Oh where, Oh where does the tourist trail go...
Curitiba Travel Blog› entry 15 of 17 › view all entries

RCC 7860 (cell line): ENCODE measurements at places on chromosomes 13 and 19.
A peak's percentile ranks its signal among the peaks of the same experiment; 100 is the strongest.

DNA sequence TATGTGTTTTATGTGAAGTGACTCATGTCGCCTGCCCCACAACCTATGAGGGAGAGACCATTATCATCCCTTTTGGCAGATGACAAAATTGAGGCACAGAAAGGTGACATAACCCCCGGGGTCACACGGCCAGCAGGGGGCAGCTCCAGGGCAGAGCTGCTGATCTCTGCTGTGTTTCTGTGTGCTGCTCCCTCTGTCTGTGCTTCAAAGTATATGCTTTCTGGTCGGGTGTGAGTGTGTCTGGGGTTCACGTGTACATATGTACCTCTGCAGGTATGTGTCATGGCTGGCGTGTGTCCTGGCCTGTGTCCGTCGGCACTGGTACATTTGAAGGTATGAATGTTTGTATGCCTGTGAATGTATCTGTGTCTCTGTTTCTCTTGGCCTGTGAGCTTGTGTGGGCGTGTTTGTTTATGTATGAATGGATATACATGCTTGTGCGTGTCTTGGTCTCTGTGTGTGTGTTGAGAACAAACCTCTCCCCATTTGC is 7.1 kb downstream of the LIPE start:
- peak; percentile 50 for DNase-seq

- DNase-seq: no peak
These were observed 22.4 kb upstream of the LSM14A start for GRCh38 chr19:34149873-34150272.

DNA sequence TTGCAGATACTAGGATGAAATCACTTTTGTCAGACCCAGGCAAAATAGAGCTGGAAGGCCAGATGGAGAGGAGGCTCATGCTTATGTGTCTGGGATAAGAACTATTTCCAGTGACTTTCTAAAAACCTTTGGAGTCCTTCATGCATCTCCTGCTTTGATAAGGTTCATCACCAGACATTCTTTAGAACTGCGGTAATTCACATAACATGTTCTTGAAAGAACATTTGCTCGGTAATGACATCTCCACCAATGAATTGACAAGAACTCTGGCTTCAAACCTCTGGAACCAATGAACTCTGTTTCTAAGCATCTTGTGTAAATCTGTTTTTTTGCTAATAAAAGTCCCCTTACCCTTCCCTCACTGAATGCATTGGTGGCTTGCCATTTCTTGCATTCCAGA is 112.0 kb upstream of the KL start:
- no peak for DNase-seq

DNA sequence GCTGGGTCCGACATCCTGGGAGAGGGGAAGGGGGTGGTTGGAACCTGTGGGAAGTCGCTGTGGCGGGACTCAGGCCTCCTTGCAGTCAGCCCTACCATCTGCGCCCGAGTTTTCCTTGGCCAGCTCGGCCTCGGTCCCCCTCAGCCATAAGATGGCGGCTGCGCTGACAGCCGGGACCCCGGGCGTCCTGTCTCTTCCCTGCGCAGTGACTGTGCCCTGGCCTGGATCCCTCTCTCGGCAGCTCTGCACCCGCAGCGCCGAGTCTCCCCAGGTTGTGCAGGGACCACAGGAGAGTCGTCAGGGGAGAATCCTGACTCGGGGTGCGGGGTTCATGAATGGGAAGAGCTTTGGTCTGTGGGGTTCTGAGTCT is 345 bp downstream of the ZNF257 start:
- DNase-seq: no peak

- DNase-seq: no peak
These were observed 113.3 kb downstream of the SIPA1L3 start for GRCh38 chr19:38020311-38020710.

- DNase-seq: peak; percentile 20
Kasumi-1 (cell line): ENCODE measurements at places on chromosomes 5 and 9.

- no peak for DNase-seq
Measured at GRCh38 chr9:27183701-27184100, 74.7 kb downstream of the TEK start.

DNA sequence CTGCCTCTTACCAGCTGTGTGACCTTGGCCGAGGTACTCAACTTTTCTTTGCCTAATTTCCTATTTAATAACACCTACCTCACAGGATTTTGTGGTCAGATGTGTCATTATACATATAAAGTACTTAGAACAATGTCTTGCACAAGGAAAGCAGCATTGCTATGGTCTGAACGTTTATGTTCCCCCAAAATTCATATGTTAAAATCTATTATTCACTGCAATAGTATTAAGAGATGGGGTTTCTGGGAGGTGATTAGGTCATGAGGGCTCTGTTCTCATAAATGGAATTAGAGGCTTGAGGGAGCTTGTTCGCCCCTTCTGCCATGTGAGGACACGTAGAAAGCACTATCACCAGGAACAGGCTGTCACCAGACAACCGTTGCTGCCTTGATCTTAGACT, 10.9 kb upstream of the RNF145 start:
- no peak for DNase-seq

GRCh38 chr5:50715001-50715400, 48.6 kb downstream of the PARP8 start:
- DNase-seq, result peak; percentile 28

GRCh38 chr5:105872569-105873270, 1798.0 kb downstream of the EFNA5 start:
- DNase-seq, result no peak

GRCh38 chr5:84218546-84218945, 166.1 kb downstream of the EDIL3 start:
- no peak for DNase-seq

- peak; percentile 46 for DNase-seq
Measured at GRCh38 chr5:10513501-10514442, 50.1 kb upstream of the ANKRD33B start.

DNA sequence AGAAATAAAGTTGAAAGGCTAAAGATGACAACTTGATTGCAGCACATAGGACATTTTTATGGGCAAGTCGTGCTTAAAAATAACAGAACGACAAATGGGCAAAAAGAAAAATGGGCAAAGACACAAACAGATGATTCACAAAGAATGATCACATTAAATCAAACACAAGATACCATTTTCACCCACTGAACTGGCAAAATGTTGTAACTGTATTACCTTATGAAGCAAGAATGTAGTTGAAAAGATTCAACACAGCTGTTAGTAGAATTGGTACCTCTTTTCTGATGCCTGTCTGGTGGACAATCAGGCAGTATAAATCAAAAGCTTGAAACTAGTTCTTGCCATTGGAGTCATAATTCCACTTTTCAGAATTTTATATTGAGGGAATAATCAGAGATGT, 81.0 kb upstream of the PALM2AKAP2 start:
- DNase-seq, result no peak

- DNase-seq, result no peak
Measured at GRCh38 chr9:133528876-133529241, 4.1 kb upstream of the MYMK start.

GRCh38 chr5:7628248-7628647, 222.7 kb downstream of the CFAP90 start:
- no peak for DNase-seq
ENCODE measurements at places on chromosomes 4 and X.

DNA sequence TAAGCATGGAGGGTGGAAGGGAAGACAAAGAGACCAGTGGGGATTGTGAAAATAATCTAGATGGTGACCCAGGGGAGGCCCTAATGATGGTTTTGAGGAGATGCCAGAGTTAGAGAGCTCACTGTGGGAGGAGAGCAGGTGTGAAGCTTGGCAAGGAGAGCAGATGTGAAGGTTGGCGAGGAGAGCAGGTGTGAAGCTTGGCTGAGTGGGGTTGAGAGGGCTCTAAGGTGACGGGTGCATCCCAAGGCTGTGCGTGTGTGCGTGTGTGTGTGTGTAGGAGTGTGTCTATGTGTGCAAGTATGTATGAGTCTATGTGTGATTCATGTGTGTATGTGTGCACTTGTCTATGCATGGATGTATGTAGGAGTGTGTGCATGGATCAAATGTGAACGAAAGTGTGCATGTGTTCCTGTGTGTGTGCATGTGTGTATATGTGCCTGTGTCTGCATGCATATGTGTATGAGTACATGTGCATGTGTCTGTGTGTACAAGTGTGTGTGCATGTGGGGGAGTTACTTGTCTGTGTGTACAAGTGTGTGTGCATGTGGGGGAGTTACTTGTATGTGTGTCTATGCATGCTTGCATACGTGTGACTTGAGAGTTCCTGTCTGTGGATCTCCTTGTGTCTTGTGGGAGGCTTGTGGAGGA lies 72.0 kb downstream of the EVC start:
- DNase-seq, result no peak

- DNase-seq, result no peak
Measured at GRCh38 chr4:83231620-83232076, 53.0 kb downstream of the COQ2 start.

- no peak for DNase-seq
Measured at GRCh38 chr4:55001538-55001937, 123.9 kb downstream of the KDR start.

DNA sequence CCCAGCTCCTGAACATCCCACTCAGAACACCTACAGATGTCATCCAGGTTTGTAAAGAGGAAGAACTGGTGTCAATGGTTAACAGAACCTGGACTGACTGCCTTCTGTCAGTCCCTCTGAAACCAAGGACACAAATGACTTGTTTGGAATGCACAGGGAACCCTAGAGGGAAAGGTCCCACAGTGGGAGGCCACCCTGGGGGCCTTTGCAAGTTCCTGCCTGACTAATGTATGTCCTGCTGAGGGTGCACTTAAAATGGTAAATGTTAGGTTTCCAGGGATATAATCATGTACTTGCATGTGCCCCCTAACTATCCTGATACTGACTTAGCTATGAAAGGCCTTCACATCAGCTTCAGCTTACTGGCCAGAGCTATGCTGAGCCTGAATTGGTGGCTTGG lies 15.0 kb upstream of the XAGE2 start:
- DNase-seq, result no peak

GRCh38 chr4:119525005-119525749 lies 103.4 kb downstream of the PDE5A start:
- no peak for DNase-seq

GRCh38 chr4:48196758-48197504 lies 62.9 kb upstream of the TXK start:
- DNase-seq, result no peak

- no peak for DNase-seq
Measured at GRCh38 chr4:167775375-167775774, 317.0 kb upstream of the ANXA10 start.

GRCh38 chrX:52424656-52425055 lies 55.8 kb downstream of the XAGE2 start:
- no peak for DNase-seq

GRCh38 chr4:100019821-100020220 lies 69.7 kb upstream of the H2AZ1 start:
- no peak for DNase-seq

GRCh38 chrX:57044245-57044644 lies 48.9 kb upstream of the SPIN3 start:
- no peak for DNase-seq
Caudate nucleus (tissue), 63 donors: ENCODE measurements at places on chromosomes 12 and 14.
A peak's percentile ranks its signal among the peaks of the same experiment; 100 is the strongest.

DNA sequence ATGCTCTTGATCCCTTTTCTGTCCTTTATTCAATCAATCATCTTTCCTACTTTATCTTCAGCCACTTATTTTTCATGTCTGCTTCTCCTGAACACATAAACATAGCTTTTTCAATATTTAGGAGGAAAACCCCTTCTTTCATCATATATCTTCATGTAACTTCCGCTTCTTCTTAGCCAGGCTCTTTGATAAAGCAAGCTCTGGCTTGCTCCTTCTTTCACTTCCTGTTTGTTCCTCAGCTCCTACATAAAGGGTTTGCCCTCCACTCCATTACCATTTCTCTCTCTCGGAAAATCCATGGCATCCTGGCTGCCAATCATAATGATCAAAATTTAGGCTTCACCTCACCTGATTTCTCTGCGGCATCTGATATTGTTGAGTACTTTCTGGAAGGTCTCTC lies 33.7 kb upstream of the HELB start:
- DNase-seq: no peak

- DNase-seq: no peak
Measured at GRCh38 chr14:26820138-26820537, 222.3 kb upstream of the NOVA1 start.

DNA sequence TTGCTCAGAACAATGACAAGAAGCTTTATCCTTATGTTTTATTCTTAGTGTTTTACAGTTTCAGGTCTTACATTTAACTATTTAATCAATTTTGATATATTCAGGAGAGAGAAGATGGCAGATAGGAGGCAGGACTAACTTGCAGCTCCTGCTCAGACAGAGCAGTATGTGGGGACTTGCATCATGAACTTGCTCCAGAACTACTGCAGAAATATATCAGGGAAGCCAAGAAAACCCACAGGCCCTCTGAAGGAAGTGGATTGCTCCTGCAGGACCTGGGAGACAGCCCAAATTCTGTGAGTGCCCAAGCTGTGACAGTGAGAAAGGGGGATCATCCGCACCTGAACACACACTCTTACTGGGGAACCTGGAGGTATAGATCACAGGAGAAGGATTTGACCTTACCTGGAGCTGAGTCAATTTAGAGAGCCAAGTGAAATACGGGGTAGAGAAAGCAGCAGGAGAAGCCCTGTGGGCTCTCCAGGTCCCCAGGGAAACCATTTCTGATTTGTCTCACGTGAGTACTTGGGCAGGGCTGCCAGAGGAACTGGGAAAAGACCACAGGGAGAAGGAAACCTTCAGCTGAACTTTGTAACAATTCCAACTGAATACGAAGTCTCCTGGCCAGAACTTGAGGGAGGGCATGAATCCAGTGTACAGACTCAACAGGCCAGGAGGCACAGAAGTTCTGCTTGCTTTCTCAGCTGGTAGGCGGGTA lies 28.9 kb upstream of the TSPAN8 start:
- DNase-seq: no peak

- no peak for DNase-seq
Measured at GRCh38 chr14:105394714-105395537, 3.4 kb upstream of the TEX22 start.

June 24th, 2006 – by: GTLynn